When Bonnie Tam, a Toronto-based professional, saw her beloved Samoyed dog Menley growing old, she knew the eventual loss would be unbearable. When Menley turned 12, she started exploring the idea of cloning and eventually found Texas-based Viagen Pets. “I reached out to them and purchased the genetic preservation kit in 2017 as an ‘insurance policy’,” she told indianexpress.com via email.
After Menley’s death at 16, Tam initiated the cloning process. Two months later, a new puppy was born using the same DNA material as Mentley. She named the new puppy “Maverick”, and while he is not the same dog as Mentley, Tam believes he has many of Mentley’s qualities. ViaGen Pets–the company that helped Tam get Menley back in a sense– will clone pets from a tissue sample obtained using a simple skin biopsy. Its labs are based in Austin, Texas. The cloning process for dogs costs $50,000 on average, which is not affordable by any standard. The company also offers customers the option to send the tissue samples to the company for culturing and storage. This process costs less than $2,000.
But cost-aside, initiating the cloning process challenges. For one, tissue sample collection ideally requires a skin biopsy on the animal while it is alive. This is not always possible, as many veterinarians object to the biopsy. “It is against their code of ethics, since it is not beneficial to the pet. For example, veterinarians in the United Kingdom refuse to collect samples while the animal is still alive,” Melain Rodriguez, client service manager at ViaGen Pets, told indianexpress.com over a video call.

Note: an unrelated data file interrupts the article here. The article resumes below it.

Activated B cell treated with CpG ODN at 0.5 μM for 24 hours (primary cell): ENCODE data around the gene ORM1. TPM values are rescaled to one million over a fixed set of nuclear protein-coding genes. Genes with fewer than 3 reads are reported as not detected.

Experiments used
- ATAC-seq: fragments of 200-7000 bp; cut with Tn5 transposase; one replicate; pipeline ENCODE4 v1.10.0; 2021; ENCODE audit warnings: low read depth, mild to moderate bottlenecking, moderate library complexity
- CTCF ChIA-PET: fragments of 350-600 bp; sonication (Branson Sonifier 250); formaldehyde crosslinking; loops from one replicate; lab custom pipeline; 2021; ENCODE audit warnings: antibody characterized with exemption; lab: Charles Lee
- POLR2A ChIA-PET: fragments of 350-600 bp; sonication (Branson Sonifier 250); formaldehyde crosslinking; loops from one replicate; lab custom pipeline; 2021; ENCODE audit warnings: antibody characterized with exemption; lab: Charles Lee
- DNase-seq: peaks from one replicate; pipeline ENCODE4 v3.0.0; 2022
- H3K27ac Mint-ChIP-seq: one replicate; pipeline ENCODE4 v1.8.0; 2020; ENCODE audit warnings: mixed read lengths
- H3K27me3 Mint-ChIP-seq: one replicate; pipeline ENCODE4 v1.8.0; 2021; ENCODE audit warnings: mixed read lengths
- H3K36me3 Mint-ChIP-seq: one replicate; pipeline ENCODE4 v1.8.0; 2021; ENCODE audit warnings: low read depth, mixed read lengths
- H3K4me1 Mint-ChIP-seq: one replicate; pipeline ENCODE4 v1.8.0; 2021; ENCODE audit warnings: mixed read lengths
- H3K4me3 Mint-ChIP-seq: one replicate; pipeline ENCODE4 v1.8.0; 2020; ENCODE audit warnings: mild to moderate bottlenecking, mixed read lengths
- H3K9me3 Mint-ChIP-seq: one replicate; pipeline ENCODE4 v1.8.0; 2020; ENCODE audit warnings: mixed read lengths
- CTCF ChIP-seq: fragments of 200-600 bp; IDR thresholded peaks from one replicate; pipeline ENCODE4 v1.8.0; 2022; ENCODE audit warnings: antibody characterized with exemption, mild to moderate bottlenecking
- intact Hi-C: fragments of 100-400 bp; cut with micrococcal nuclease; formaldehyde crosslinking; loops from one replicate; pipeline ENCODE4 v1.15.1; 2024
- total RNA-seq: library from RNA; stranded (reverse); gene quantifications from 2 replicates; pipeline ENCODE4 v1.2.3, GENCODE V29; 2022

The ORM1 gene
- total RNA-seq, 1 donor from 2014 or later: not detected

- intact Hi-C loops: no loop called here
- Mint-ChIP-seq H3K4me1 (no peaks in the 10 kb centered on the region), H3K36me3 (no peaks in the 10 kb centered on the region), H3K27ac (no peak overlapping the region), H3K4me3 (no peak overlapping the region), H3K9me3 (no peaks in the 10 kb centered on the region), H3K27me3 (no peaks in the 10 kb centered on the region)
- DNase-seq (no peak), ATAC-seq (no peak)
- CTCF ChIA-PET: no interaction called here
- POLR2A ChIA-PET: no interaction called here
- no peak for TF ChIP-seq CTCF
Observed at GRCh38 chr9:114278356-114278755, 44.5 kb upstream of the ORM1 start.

The alternative is that the customer must collect the sample immediately after the animal’s death. The sample then needs to be sent to the company’s lab. More importantly, the cold chain must be maintained during transportation, so that the collected cells remain alive.
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“It sometimes takes between three and four days for us to get international samples, and we want the cells to be alive when they reach our lab. This is why we recommend clients collect the samples when their pets are still alive,” Rodriguez explained further. The samples once received are placed in a culture where they grow till there are a few million cells. This process typically takes two to three weeks.
After this, they are placed in a cryoprotectant and frozen. When the pet parent decides to clone the animal, the frozen cells are used to create an embryo. An egg is taken from a donor animal, and its nucleus is removed and replaced with one of the millions of cultured cells from the sample. After this, the embryo is allowed to grow in a dish for a while before it is transferred to the surrogate mother. The process is similar to in-vitro fertilisation.
In the case of dogs, ViaGen takes special consideration to ensure that the surrogate mother is a breed similar to the donor. The surrogate eventually gives birth to the ‘clone’ pet. But Viagen emphasises that clients need to understand that the ‘clone’ is not the same as the pet that died.
“When speaking to clients, we always ensure they know what they are getting into. We tell them that this is not the reincarnation of your pet. We know there is a genetic component to personality, but there is an environmental component to it as well. So the cloned animal may behave completely differently,” said Rodriguez.